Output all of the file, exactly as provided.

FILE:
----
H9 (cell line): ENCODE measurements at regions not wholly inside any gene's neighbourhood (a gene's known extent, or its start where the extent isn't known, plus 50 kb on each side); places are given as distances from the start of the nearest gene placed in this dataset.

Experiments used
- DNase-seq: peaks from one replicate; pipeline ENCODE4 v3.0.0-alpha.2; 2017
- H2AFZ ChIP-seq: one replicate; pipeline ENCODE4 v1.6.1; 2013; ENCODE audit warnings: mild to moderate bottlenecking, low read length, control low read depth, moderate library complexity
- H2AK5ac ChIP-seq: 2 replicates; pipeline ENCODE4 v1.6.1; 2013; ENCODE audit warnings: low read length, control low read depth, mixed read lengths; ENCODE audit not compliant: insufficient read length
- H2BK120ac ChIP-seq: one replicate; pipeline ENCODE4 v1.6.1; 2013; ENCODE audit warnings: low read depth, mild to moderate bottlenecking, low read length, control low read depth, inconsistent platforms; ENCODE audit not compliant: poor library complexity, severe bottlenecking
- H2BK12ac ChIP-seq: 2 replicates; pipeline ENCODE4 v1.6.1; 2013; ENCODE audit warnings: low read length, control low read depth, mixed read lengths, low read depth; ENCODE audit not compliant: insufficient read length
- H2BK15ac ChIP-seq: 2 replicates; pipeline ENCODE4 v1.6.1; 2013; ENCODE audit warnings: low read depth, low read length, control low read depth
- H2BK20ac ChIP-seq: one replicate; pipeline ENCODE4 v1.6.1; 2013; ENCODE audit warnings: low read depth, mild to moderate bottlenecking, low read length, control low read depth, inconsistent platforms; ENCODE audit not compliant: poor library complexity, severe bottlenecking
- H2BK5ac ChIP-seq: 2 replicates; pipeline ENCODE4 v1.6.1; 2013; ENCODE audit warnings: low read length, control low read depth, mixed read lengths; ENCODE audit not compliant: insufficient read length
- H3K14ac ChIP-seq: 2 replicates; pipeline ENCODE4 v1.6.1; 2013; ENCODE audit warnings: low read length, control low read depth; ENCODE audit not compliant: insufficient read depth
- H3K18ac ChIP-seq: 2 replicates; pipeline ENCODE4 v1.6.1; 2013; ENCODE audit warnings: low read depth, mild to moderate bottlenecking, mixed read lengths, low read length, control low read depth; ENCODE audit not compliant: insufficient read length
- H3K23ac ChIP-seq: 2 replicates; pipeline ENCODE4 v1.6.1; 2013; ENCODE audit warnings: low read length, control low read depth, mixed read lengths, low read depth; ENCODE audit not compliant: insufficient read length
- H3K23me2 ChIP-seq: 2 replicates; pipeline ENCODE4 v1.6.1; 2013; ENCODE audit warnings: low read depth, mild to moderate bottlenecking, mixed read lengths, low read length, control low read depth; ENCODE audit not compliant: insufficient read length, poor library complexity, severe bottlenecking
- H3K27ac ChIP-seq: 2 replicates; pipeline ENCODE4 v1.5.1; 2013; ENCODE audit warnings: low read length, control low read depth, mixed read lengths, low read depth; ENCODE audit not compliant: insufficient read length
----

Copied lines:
H9 (cell line): ENCODE measurements at regions not wholly inside any gene's neighbourhood (a gene's known extent, or its start where the extent isn't known, plus 50 kb on each side); places are given as distances from the start of the nearest gene placed in this dataset.

Experiments used
- DNase-seq: peaks from one replicate; pipeline ENCODE4 v3.0.0-alpha.2; 2017
- H2AFZ ChIP-seq: one replicate; pipeline ENCODE4 v1.6.1; 2013; ENCODE audit warnings: mild to moderate bottlenecking, low read length, control low read depth, moderate library complexity
- H2AK5ac ChIP-seq: 2 replicates; pipeline ENCODE4 v1.6.1; 2013; ENCODE audit warnings: low read length, control low read depth, mixed read lengths; ENCODE audit not compliant: insufficient read length
- H2BK120ac ChIP-seq: one replicate; pipeline ENCODE4 v1.6.1; 2013; ENCODE audit warnings: low read depth, mild to moderate bottlenecking, low read length, control low read depth, inconsistent platforms; ENCODE audit not compliant: poor library complexity, severe bottlenecking
- H2BK12ac ChIP-seq: 2 replicates; pipeline ENCODE4 v1.6.1; 2013; ENCODE audit warnings: low read length, control low read depth, mixed read lengths, low read depth; ENCODE audit not compliant: insufficient read length
- H2BK15ac ChIP-seq: 2 replicates; pipeline ENCODE4 v1.6.1; 2013; ENCODE audit warnings: low read depth, low read length, control low read depth
- H2BK20ac ChIP-seq: one replicate; pipeline ENCODE4 v1.6.1; 2013; ENCODE audit warnings: low read depth, mild to moderate bottlenecking, low read length, control low read depth, inconsistent platforms; ENCODE audit not compliant: poor library complexity, severe bottlenecking
- H2BK5ac ChIP-seq: 2 replicates; pipeline ENCODE4 v1.6.1; 2013; ENCODE audit warnings: low read length, control low read depth, mixed read lengths; ENCODE audit not compliant: insufficient read length
- H3K14ac ChIP-seq: 2 replicates; pipeline ENCODE4 v1.6.1; 2013; ENCODE audit warnings: low read length, control low read depth; ENCODE audit not compliant: insufficient read depth
- H3K18ac ChIP-seq: 2 replicates; pipeline ENCODE4 v1.6.1; 2013; ENCODE audit warnings: low read depth, mild to moderate bottlenecking, mixed read lengths, low read length, control low read depth; ENCODE audit not compliant: insufficient read length
- H3K23ac ChIP-seq: 2 replicates; pipeline ENCODE4 v1.6.1; 2013; ENCODE audit warnings: low read length, control low read depth, mixed read lengths, low read depth; ENCODE audit not compliant: insufficient read length
- H3K23me2 ChIP-seq: 2 replicates; pipeline ENCODE4 v1.6.1; 2013; ENCODE audit warnings: low read depth, mild to moderate bottlenecking, mixed read lengths, low read length, control low read depth; ENCODE audit not compliant: insufficient read length, poor library complexity, severe bottlenecking
- H3K27ac ChIP-seq: 2 replicates; pipeline ENCODE4 v1.5.1; 2013; ENCODE audit warnings: low read length, control low read depth, mixed read lengths, low read depth; ENCODE audit not compliant: insufficient read length